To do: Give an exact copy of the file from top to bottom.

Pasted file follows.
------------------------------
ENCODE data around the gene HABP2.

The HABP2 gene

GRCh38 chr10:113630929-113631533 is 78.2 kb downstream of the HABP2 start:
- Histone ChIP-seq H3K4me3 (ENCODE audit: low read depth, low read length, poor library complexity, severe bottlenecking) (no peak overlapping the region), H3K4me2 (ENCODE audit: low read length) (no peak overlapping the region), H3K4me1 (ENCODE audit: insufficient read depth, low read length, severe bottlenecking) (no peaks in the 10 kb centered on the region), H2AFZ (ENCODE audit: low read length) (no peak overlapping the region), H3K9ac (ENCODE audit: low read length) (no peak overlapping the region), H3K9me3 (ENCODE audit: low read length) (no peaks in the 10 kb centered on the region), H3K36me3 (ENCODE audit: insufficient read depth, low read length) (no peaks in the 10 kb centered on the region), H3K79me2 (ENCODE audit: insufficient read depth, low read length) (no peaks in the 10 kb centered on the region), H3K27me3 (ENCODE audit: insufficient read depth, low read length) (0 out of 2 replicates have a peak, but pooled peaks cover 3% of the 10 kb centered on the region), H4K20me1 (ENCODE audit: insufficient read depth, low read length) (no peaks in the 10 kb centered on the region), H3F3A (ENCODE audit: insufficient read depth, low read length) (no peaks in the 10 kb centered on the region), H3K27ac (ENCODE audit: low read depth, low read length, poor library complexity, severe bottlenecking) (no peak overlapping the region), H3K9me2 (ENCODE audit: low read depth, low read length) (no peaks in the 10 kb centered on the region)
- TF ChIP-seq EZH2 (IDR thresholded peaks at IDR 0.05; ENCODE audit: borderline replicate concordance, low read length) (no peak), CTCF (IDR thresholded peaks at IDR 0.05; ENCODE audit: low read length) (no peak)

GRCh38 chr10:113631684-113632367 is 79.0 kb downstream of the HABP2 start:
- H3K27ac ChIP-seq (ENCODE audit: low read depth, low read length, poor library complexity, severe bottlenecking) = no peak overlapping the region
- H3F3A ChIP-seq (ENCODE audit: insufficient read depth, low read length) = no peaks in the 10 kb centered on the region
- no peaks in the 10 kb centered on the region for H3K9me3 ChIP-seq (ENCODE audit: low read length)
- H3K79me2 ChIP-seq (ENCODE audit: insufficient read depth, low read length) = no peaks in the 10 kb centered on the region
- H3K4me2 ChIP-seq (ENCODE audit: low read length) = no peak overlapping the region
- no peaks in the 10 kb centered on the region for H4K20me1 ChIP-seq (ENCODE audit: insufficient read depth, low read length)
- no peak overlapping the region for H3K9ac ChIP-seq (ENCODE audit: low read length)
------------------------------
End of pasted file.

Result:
ENCODE data around the gene HABP2.

The HABP2 gene

GRCh38 chr10:113630929-113631533 is 78.2 kb downstream of the HABP2 start:
- Histone ChIP-seq H3K4me3 (ENCODE audit: low read depth, low read length, poor library complexity, severe bottlenecking) (no peak overlapping the region), H3K4me2 (ENCODE audit: low read length) (no peak overlapping the region), H3K4me1 (ENCODE audit: insufficient read depth, low read length, severe bottlenecking) (no peaks in the 10 kb centered on the region), H2AFZ (ENCODE audit: low read length) (no peak overlapping the region), H3K9ac (ENCODE audit: low read length) (no peak overlapping the region), H3K9me3 (ENCODE audit: low read length) (no peaks in the 10 kb centered on the region), H3K36me3 (ENCODE audit: insufficient read depth, low read length) (no peaks in the 10 kb centered on the region), H3K79me2 (ENCODE audit: insufficient read depth, low read length) (no peaks in the 10 kb centered on the region), H3K27me3 (ENCODE audit: insufficient read depth, low read length) (0 out of 2 replicates have a peak, but pooled peaks cover 3% of the 10 kb centered on the region), H4K20me1 (ENCODE audit: insufficient read depth, low read length) (no peaks in the 10 kb centered on the region), H3F3A (ENCODE audit: insufficient read depth, low read length) (no peaks in the 10 kb centered on the region), H3K27ac (ENCODE audit: low read depth, low read length, poor library complexity, severe bottlenecking) (no peak overlapping the region), H3K9me2 (ENCODE audit: low read depth, low read length) (no peaks in the 10 kb centered on the region)
- TF ChIP-seq EZH2 (IDR thresholded peaks at IDR 0.05; ENCODE audit: borderline replicate concordance, low read length) (no peak), CTCF (IDR thresholded peaks at IDR 0.05; ENCODE audit: low read length) (no peak)

GRCh38 chr10:113631684-113632367 is 79.0 kb downstream of the HABP2 start:
- H3K27ac ChIP-seq (ENCODE audit: low read depth, low read length, poor library complexity, severe bottlenecking) = no peak overlapping the region
- H3F3A ChIP-seq (ENCODE audit: insufficient read depth, low read length) = no peaks in the 10 kb centered on the region
- no peaks in the 10 kb centered on the region for H3K9me3 ChIP-seq (ENCODE audit: low read length)
- H3K79me2 ChIP-seq (ENCODE audit: insufficient read depth, low read length) = no peaks in the 10 kb centered on the region
- H3K4me2 ChIP-seq (ENCODE audit: low read length) = no peak overlapping the region
- no peaks in the 10 kb centered on the region for H4K20me1 ChIP-seq (ENCODE audit: insufficient read depth, low read length)
- no peak overlapping the region for H3K9ac ChIP-seq (ENCODE audit: low read length)